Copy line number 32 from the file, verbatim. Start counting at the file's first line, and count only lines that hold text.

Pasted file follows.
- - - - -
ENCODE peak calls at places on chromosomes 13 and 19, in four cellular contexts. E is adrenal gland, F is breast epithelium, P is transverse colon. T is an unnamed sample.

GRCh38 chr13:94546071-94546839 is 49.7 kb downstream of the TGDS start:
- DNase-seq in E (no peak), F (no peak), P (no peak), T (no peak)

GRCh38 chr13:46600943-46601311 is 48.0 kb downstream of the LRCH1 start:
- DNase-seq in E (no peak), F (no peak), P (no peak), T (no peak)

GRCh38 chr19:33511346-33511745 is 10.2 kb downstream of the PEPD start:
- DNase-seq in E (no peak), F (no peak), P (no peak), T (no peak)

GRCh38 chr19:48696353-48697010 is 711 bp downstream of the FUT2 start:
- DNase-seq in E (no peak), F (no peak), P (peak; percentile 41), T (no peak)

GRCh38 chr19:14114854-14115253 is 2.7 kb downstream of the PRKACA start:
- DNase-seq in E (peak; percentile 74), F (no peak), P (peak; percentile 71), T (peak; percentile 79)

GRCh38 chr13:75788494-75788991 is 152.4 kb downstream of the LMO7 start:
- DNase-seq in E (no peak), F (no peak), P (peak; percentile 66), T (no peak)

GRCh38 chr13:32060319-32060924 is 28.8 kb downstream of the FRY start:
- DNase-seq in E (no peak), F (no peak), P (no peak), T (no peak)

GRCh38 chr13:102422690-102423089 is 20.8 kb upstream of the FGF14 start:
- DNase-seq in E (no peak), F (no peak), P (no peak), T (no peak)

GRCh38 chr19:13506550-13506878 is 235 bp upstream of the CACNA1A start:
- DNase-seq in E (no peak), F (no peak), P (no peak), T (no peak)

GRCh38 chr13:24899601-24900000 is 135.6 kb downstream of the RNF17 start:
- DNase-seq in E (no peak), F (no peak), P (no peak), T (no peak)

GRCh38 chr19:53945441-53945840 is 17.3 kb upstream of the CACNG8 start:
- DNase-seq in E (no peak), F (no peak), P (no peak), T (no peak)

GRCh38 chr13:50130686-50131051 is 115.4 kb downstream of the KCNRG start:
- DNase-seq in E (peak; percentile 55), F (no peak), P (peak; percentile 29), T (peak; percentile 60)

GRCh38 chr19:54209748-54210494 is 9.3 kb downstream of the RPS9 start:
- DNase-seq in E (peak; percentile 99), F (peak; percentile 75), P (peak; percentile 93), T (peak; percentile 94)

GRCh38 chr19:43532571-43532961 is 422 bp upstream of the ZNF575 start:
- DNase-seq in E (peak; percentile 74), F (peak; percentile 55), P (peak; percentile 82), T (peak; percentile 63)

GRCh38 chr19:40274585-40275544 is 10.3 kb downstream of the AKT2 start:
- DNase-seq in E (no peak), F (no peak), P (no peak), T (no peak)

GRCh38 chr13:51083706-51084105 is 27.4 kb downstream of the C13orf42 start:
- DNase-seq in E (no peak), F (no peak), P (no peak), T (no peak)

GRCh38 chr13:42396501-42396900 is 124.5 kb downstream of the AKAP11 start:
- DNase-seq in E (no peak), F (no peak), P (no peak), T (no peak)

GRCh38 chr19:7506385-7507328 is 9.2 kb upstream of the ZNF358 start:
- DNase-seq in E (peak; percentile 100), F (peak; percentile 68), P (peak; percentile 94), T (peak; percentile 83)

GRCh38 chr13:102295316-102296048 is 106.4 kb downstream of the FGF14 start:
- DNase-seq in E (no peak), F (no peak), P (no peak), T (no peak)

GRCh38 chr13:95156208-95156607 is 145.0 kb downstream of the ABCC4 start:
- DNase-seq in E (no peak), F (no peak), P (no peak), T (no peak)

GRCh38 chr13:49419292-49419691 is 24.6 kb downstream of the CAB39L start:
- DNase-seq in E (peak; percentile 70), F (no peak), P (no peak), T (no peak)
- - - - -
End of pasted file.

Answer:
GRCh38 chr13:51083706-51084105 is 27.4 kb downstream of the C13orf42 start: